• Clarify and Assign Tasks — Ensure that people on the team never feel confused or uncertain about what they should be working on. If this happens it’s a serious failure of management. It causes stress, frustration, and friction on the team.
  • Communicate Projects — Make sure projects are well-scoped, well-documented, and well-communicated with frequent updates and adjustments as necessary. This can be done by the team lead or by a team member acting as project lead, but it’s the responsibility of the team lead to make sure it’s done well.
  • Eliminate Roadblocks — Jump in to help the team if problems arise or they are stuck. Smooth out relationships. Find alternatives. Shield them from distractions and frustrations.
  • Ensure the Quality of Work — Poke holes in projects, find nooks and crannies and cracks. Make sure your team is thinking and planning for more than the “happy path.” Make sure you’ve dotted every I and crossed every T. Listen to feedback after a launch to allow for fixing new problems.
  • Coach Team Members — Coach team members to help them be more effective and productive. Help them achieve career goals. Help them through difficulties. Help them to be more successful at the company.

Florence + The Machine + Pavlov + The Zombies

A few years ago I¬†read a review of a mobile app called Zombies, Run! It’s a neat idea, basically a narrative that you listen to while you go out in the real world and run. It’s kind of like a radio play, where the DJ is the “dispatcher” who has sent you, a runner, out from your home settlement¬†into the post-apocalyptic zombie-filled world to pick up supplies. Of course, as you’re running you will come across packs of zombies and the dispatcher will exhort you to run faster as you hear zombies growling and chasing you.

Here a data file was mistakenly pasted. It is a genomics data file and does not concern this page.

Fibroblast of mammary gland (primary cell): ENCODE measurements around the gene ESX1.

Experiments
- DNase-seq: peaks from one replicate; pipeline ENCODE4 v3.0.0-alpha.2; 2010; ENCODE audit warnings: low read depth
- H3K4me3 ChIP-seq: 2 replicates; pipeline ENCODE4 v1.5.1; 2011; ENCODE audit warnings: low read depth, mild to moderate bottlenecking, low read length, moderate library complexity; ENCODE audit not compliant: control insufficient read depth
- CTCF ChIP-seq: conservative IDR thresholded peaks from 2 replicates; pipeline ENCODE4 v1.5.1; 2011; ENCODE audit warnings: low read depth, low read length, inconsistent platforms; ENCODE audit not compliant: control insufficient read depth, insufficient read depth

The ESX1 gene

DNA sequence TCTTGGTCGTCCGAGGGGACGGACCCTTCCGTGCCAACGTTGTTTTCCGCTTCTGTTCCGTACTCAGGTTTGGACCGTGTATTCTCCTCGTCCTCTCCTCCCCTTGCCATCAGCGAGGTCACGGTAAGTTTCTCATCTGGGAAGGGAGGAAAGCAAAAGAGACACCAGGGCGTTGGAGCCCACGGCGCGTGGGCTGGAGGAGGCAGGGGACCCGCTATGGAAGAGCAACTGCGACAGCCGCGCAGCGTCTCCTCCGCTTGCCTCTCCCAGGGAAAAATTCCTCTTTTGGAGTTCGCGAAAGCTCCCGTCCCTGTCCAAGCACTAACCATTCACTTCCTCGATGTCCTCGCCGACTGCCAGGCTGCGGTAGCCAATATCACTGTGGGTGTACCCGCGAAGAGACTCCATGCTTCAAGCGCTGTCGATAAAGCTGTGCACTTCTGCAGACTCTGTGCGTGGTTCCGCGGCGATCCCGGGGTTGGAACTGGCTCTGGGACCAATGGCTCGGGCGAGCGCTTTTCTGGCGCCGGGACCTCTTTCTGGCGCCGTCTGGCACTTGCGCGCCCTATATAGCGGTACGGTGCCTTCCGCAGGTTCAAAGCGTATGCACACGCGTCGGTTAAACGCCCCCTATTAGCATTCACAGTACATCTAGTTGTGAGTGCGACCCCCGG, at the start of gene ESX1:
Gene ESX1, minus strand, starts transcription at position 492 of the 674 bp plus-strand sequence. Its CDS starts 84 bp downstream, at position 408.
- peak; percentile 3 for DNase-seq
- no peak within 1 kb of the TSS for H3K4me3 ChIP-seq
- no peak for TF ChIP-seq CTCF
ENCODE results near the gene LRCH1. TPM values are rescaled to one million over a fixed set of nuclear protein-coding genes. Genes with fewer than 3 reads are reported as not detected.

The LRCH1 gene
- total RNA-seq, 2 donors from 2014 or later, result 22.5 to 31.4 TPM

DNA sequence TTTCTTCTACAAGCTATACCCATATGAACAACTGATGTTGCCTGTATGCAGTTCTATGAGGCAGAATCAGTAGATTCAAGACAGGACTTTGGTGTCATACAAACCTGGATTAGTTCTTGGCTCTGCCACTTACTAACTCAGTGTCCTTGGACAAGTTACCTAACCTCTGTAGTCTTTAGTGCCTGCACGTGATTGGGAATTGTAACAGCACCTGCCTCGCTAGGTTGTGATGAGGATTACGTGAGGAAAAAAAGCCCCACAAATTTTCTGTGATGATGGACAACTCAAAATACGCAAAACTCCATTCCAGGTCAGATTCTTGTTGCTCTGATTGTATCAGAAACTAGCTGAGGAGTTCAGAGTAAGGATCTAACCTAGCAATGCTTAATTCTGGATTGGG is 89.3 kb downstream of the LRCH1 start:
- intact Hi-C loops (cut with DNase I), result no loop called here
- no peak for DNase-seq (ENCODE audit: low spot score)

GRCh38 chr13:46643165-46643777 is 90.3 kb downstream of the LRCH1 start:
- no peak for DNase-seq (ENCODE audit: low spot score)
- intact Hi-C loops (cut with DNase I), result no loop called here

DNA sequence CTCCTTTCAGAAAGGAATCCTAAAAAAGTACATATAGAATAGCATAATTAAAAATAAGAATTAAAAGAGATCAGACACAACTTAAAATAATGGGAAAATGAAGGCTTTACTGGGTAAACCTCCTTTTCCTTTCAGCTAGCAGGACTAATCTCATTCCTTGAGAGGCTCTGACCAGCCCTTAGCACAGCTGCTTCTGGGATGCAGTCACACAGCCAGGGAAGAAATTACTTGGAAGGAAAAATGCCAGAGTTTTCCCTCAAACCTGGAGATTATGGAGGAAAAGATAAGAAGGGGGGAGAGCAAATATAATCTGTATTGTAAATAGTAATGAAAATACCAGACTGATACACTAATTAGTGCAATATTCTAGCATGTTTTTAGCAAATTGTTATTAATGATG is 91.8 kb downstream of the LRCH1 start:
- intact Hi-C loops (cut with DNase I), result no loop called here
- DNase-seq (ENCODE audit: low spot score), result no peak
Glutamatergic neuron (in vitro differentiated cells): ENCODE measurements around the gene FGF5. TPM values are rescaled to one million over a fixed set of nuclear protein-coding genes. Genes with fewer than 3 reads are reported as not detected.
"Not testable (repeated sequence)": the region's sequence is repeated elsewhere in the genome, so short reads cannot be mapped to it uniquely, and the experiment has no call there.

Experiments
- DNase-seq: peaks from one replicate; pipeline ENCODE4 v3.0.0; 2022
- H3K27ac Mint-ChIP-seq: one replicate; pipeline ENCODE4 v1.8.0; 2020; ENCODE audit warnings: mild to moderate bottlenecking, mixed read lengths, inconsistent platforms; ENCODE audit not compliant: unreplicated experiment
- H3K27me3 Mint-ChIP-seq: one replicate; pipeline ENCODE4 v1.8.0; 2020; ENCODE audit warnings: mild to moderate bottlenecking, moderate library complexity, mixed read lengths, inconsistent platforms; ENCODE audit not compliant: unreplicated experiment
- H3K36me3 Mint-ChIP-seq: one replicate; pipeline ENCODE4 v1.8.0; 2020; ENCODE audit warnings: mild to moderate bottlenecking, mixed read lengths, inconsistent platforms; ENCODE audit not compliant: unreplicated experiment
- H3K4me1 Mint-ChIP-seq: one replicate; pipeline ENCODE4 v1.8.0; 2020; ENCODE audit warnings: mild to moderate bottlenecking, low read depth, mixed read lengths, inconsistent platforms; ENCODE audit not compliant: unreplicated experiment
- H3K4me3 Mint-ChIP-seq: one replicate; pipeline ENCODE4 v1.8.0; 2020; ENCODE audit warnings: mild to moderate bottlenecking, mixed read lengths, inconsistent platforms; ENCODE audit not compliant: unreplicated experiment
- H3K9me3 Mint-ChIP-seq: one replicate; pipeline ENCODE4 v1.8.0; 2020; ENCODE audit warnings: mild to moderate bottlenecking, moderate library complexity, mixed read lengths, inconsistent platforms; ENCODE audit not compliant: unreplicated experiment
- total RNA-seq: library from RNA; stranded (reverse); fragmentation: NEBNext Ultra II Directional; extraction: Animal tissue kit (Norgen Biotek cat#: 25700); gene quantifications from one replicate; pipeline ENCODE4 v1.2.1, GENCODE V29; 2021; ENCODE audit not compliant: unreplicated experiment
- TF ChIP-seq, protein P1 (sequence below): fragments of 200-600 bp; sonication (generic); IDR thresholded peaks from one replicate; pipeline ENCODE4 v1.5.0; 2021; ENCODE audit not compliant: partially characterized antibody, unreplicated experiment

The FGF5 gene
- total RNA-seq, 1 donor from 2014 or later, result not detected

Running is my least favorite exercise. It hurts and it’s boring. No other exercise gives me quite the same “feels like my lungs are bleeding” feeling. But I have to admit, having some fun little narrative to focus on helps to pass the time and distract me from hating running.

The app isn’t one long radio play though. You can pick music from your library to play, and the app will play these audio¬†vignettes in between the songs (like I said, just like a DJ). However, for some reason, the only¬†music the app recognized from my library was an album by Florence + The Machine. Probably some weird thing with incompatible DRM.* That’s OK, I can dig it. Go with the Flo, so to speak. Sorry.

Anyway, so I was running pretty regularly, every time listening to the same Florence + The Machine album, and then hearing zombies approaching in between songs. I got a little better at running, and I got in a little better shape. And then work got busy and I fell out of the habit. I should really pick it up again.

But here’s the thing, I’ve noticed now that whenever I hear a song by Florence + The Machine, I get this paranoid feeling that zombies are going to pop out around the corner and start chasing me. So if we’re hanging out somewhere¬†and “The dog days are ooooverrrr……” starts coming out of¬†the speaker, that’s why I’m looking around and checking all the blind spots.

* Sidenote; Apple, your iTunes software is bad and you should feel bad.

The Flag Doesn’t Need Your Allegiance

Flag Flagpole Patriotism American Flag Outdoors
image courtesy max pixel

Every morning in school, millions of children pledge their allegiance to the flag. But the flag itself is a piece of cloth with colored ink, probably made in China. It’s not imbued with divine powers. It doesn’t think and feel. And it doesn’t care about your allegiance.